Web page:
Vietnam has resolved to make greater efforts to further improve the spiritual and material life of ethnic minority people.

The determination was renewed at a conference to review five years of implementation of the seventh Party Central Committee resolution on ethnic affairs in Hanoi on July 29.

At the event, Truong Tan Sang, a Politburo member and Standing Secretary of the Communist Party of Vietnam Central Committee (CPVCC), affirmed “the Party always defines ethnic issues and affairs as ‘holding an important strategic position’ among other efforts”.

To that end, future efforts in the area will target the upgrade of essential infrastructure for communes facing extreme difficulties, particularly for the 61 poorest communes in the country, the participants agreed.

Another goal will be providing vocational training and job placement services and restoring and developing traditional handicrafts to generate more jobs and improve the living standards of ethnic people.

Special attention will be placed on the development of education, training, healthcare, culture, and society in underdeveloped, mountainous areas and localities inhabited by ethnic minorities.

Those targets will be coupled with the further strengthening of a political system and security force to ensure social order and safety in ethnic minority-inhabited areas.

Sang said that since the resolution was issued, authorities from the grassroots to central level have adopted a variety of measures to overcome difficulties in addressing problems in ethnic-minority communities residing in mountainous and border regions and on islands.

According to a report presented by Ha Thi Khiet, Secretary of the CPVCC and Head of the CPVCC’s Mass Mobilisation Commission, there were improvements in the infrastructure of mountainous and ethnic minority-inhabited areas to initially meet the requirements for production and daily activities of the local people.

So far, all communes enduring extreme difficulties in those areas now have kindergartens, primary schools and semi-boarding schools to enable up to 90-95 percent of school-aged children to attend classes.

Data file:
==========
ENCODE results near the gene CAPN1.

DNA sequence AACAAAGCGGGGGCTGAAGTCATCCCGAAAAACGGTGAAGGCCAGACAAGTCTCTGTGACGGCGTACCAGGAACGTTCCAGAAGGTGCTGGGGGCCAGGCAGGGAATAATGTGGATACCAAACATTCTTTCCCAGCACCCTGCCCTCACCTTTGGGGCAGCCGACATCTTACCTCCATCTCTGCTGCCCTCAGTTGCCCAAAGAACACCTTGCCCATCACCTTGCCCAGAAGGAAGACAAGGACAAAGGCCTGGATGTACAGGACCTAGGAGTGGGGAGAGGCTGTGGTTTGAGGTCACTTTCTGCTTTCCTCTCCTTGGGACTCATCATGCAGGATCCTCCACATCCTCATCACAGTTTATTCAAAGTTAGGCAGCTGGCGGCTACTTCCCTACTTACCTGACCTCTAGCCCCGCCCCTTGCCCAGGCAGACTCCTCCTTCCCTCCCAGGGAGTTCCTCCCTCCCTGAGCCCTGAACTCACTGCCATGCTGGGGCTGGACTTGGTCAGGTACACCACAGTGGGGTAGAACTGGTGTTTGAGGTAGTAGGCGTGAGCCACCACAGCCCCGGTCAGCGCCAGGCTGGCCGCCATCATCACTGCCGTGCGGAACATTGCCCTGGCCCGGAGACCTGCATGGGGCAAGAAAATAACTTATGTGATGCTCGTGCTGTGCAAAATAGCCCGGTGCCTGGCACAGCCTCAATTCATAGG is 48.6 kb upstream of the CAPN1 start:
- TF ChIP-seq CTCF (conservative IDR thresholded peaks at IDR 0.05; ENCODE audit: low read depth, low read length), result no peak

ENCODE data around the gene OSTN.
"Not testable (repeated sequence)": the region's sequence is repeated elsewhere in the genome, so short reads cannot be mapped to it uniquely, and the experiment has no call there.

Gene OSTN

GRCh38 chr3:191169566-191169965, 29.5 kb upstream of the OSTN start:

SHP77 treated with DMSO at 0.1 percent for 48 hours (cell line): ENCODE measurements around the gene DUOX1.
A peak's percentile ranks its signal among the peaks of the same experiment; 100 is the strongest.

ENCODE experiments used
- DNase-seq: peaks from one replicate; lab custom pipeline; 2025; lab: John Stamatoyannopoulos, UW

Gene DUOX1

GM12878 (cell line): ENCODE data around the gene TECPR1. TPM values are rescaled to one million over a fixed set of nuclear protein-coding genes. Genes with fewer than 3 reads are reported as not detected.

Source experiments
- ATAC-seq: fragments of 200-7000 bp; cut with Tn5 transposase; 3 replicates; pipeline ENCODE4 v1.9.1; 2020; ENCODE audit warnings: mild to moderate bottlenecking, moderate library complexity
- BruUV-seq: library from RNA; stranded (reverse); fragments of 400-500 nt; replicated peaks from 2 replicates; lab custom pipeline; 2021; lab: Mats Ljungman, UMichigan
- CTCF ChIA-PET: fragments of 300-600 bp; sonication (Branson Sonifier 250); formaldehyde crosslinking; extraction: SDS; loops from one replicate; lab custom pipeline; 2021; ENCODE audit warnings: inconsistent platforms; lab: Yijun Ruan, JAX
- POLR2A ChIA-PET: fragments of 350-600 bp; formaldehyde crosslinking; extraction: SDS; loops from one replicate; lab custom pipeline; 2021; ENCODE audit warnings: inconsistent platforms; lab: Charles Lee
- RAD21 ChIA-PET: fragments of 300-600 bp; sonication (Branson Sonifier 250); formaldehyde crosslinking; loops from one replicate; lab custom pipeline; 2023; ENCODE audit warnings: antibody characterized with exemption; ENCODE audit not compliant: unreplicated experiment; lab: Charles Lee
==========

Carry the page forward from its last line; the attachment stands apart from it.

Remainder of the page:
Universal primary education has been achieved in 71 percent of underdeveloped communes while universal junior high school education has reportedly been achieved in 80 percent of them.

Khiet’s report also noted significant improvements in the cultural life of ethnic minorities, citing that cultural and community houses were built in almost all mountainous and ethnic minority-inhabited areas.

Nearly 90 percent of underdeveloped communes have been linked with the national communication network by telephone lines, the report said, also referring to a remarkable increase in the number of ethnic minority officials in administrations at all levels.

While progress has been recognised, the rate of poor households in underdeveloped communes remains high in comparison with the country’s average level, Sang said.

He also pointed to the reality that infrastructure in those areas, though improved, remains weak. Also, several counterproductive ethnic minority customs have been revived and are starting to spread, and party organisations in some areas where a large number of ethnic minority groups are living have failed to perform well.

The Party official asked the participants to propose amendments and supplements to existing policies and work on new legislation to support efforts to better the living conditions of ethnic minorities and boost socio-economic development in mountainous and ethnic minority-inhabited areas./.